Answering Accusations Against Atheists: The Charge That Atheists Have Faith Too

Chris tosses out his frustrations with activist atheists in reply to my post on Jon Stewart’s views on religion. In a post last night, I rejected his assumption that not liking the tactics or particular arguments that particular atheists use is somehow a reason to reject the essential atheist position that there are no gods. I argued that regardless of the likability or unlikability of atheists, either you believe in gods or not. But now I would like to address his impressions of atheists, primarily from the internet, which lead him to think of us unfavorably.

The more I’ve looked into organizations, read the arguments, spent time on forums and talking with people…but more and more it seems that Aethism is nothing more than another belief group.  I should elbaorate as some might be confused since it isn’t technically a relgion.  It is from what I have seen that most outspoken Aethists usally don’t seem more like the new age “Bible Thumpers” that often they never listen to any other views tending to think of their way is the best way, and that if everyone followed it people would be alot better off.

There is nothing inherently “religious” about forming a group based on a common belief or, in this case, lack of belief.  The word “belief” is not strictly synonymous in all usages with the word “faith.”  There are political and social groups of all sorts which are in some essential way oriented around common beliefs about the nature of the world and the nature of the good.  That does not in anyway directly imply that those groups have either an explicit or implicit commitment to faith-based beliefs.  Explicitly it is clear that the sorts of organized atheists you are referring to who run organizations and who debate on the internet are part of a subculture that explicitly rejects any explicit appeals to faith.  This is a major distinction from the religions who not only rely on faith in order to believe things that they themselves will readily admit to you are insufficiently supported by reason, but who even go so far as to endorse believing according to faith on principle.  So, if you are disappointed with particular instances of atheists reasoning insufficiently or adhering to their positions dogmatically, joining the ranks of the religious who not only reason insufficiently but endorse such reasoning on principle, is no option if you are being intellectually honest here.  If you’d like to argue that implicitly atheists hold some positions by faith and with inadequate justification, then you are more than welcome to explain to me what these particular positions are and to demonstrate that these positions admit of no independent support.  It may be the case that a given atheist or atheists in general succumbed to another unsupportable faith belief.  You can argue for that if you think you can point to such a belief and prove they’re holding it by faith implicitly.  But, as a matter of clear fact, the atheists are explicitly opposed to making the holding of beliefs by faith into a virtue.  As a matter of clear fact, the atheists, if they were convinced they held a position by unjustifiable faith would not take that fact as a justification for their belief.  The most an atheist would allow is that insofar as an assumption was powerful for explanation, she might still hold it provisionally.  This is clearly and indisputably different from the religious position where beliefs are routinely held without sufficient warrant and holding beliefs in that manner is trumpeted as a virtue, rather than as a necessary evil resulting from the limitations on our abilities to reason free of all provisional assumptions.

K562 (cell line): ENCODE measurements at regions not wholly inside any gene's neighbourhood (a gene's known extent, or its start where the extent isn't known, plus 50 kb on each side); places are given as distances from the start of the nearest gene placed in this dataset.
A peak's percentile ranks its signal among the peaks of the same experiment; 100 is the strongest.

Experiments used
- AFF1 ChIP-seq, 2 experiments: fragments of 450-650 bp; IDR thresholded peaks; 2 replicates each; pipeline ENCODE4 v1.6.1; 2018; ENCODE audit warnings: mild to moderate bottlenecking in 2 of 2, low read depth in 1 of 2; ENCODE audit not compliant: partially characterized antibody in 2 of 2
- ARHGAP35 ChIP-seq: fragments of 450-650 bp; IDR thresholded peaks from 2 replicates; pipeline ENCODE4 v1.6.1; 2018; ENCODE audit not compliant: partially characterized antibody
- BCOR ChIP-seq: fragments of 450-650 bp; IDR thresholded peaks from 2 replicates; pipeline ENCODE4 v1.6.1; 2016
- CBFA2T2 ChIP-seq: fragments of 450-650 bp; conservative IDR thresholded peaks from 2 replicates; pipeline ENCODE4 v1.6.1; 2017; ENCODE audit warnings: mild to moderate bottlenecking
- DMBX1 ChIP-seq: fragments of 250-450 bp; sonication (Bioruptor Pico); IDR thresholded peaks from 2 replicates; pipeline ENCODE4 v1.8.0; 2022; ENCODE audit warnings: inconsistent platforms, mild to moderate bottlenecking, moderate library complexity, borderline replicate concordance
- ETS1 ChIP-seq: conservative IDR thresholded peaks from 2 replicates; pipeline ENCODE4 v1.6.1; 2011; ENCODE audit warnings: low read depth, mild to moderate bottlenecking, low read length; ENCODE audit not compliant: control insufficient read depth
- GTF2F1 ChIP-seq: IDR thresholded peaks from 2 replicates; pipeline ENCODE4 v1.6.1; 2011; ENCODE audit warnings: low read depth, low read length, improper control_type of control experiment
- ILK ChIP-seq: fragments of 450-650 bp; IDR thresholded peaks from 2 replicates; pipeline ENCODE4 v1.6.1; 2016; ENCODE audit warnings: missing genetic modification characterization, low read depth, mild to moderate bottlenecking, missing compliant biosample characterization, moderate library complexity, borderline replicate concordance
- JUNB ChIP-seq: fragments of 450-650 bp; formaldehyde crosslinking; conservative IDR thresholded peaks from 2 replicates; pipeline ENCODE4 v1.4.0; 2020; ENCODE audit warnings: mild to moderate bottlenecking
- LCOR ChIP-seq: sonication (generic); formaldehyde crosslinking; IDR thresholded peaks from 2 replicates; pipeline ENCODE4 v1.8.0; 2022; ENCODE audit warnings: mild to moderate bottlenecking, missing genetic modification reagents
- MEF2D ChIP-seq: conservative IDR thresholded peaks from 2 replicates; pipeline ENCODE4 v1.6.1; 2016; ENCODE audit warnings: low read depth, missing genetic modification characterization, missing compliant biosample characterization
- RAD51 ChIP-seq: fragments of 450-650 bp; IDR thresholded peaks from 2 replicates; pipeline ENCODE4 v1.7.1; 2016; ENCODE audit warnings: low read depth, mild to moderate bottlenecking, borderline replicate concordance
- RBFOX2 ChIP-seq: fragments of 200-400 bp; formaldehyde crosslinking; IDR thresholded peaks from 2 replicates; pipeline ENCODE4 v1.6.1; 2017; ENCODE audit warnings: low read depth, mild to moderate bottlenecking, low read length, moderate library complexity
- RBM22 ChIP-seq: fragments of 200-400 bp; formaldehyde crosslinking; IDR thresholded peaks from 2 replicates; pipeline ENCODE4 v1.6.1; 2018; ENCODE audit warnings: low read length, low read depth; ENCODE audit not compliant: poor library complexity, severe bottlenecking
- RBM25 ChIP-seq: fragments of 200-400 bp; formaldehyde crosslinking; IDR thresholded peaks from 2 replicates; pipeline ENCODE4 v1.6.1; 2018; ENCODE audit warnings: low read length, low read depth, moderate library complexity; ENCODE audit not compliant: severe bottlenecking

In other words, if you think atheists are betraying their own explicit opposition to faith based beliefs, then point out these specific beliefs, explain how they admit of no other good reasons, and challenge them to be consistent and to abandon that belief.  It’s logically clear that it’s wrong to side with those embrace faith as a virtue just because even atheists struggle to overcome all dogmatism themselves (assuming for argument’s sake that your thesis is correct).  If you reject atheists for holding faith-based beliefs against their own explicit intentions, then you certainly have to doubly reject those who willfully hold faith-based beliefs.